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The 70 or so exhibitors put on a good show of just what is currently the hottest property on the British market, 20th century British art, and it was lapped up by an enthusiastic opening night throng.

As one dealer said to me: “You would not get a crowd like this at an Old Masters fair.” There is one cloud on the horizon, though, for this and a number of other fairs which use The Commonwealth Institute as a venue.
When discovered a few years ago, the Commonwealth Institute Galleries were considered the most exciting new London fairs venue for years. There is a dearth of fairworthy buildings in the capital and this one rapidly became a favourite with organisers and fairgoers. We have known for some time the Institute building is up for sale, but we all hoped, and thought it likely, that the new owner would continue with fairs.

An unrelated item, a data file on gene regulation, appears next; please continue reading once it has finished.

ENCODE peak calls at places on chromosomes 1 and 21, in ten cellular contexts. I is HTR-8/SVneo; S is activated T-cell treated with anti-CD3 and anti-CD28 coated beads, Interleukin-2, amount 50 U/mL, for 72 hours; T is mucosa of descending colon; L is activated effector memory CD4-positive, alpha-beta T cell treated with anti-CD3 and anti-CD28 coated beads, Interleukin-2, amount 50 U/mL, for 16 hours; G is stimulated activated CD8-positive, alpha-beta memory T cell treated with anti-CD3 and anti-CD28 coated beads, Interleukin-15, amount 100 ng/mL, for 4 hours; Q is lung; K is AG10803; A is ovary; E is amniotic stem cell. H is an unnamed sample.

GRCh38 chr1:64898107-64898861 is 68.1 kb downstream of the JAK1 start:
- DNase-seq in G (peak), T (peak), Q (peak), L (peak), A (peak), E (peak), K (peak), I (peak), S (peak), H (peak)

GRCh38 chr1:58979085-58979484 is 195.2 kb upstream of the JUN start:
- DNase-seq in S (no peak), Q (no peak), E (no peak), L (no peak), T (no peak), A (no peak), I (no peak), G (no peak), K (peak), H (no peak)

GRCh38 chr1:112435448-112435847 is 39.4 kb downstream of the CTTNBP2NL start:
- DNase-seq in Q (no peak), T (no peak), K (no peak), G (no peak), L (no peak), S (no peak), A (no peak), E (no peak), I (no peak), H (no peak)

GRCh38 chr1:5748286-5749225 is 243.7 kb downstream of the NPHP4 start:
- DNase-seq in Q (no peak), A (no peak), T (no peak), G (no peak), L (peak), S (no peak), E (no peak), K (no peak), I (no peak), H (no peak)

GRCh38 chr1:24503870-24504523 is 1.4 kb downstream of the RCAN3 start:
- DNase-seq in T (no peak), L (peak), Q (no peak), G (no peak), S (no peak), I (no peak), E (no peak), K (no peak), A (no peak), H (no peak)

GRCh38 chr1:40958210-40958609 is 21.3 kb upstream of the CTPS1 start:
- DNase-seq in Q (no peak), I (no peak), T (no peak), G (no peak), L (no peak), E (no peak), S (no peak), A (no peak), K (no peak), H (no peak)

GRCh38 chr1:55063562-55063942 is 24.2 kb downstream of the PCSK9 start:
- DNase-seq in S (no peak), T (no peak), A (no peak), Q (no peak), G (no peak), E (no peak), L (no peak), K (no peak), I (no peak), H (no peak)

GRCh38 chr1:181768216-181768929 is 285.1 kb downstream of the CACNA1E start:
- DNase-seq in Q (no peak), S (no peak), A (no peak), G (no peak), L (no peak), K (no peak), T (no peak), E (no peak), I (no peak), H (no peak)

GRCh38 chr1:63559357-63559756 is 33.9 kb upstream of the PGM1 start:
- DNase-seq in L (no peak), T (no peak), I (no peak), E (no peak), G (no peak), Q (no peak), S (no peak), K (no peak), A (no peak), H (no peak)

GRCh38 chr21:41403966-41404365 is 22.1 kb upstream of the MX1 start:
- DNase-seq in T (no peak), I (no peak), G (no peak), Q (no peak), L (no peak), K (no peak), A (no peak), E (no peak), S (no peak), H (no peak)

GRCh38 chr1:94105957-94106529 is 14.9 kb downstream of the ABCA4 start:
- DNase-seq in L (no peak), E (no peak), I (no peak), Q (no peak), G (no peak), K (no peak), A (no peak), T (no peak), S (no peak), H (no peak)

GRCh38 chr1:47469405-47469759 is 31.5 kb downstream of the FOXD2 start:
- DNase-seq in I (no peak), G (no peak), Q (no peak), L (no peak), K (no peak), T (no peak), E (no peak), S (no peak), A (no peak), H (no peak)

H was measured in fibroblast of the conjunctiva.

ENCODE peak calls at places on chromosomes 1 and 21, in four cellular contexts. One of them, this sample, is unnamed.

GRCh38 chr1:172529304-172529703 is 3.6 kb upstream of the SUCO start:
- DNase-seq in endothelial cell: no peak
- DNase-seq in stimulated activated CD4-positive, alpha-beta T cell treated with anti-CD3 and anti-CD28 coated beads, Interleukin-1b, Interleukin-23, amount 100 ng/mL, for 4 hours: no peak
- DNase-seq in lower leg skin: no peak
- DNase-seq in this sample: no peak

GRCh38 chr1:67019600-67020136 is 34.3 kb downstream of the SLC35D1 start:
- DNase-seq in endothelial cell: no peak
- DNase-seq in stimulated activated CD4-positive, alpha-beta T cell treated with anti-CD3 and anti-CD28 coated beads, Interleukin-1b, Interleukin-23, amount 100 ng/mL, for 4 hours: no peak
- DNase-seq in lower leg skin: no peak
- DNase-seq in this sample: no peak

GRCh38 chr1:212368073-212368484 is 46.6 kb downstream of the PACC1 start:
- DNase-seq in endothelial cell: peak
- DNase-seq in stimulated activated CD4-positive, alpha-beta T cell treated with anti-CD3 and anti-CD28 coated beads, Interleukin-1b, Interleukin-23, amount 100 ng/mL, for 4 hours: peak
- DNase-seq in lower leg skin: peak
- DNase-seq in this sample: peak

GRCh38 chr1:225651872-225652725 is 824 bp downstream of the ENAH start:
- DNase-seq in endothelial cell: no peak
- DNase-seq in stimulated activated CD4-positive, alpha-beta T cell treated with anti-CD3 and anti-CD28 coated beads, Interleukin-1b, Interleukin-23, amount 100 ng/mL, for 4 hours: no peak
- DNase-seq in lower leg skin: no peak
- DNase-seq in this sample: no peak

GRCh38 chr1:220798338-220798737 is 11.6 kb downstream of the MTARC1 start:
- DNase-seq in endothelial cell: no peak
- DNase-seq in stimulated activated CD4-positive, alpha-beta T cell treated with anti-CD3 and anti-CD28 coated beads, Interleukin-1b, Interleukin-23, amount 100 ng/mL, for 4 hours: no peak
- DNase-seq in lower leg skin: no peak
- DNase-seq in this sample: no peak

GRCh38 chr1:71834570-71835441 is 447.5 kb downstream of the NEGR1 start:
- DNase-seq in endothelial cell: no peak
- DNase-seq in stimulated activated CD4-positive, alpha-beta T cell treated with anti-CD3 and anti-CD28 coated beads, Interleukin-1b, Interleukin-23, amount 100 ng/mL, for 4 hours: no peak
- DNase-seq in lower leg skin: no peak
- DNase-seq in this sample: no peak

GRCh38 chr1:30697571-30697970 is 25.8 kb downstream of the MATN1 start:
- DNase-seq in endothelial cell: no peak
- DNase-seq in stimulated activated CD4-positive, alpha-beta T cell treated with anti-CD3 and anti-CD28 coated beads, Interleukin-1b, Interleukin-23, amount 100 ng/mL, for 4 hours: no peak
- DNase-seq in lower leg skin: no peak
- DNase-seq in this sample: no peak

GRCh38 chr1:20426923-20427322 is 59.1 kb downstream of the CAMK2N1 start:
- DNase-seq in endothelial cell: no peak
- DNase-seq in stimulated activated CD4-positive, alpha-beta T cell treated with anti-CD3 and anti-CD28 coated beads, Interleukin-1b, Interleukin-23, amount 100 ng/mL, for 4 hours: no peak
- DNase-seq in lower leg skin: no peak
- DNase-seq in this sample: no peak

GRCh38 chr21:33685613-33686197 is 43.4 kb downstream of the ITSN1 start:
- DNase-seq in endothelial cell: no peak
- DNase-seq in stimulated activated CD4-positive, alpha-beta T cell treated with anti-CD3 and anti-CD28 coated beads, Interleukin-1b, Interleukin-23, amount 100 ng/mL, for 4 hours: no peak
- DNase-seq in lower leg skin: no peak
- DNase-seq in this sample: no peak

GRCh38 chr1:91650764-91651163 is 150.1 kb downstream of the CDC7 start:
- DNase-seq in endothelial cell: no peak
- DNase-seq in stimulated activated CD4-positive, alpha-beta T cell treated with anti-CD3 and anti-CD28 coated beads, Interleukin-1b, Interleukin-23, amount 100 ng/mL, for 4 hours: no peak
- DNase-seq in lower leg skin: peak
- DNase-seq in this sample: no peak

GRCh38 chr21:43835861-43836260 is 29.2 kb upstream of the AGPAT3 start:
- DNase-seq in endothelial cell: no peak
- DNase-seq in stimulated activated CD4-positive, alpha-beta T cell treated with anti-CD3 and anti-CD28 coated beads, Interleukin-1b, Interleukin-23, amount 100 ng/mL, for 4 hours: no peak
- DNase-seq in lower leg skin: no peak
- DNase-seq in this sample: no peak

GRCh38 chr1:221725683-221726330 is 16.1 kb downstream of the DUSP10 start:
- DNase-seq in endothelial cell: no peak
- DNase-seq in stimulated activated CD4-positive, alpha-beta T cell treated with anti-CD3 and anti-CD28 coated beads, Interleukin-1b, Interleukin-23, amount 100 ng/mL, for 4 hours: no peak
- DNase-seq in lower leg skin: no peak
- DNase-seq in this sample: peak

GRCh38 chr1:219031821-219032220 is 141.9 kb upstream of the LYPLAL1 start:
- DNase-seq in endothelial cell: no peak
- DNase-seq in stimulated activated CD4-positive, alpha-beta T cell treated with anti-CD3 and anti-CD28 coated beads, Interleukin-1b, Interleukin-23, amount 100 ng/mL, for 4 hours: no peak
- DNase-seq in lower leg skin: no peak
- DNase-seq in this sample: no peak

This now seems unlikely to be the case, according to some whispers I heard at last week’s opening night when talking to my friends in local government circles.

Apparently, the prospective buyers list is down to just two, neither of whom would use the galleries for exhibition purposes. I am told a deal is imminent and the new owners will be either the Royal Shakespeare Company or a West London evangelical church.

Those in the know feel easy with the RSC, but they do wonder just where the hot gospellers will raise the asking price, believed to be around £33.5m.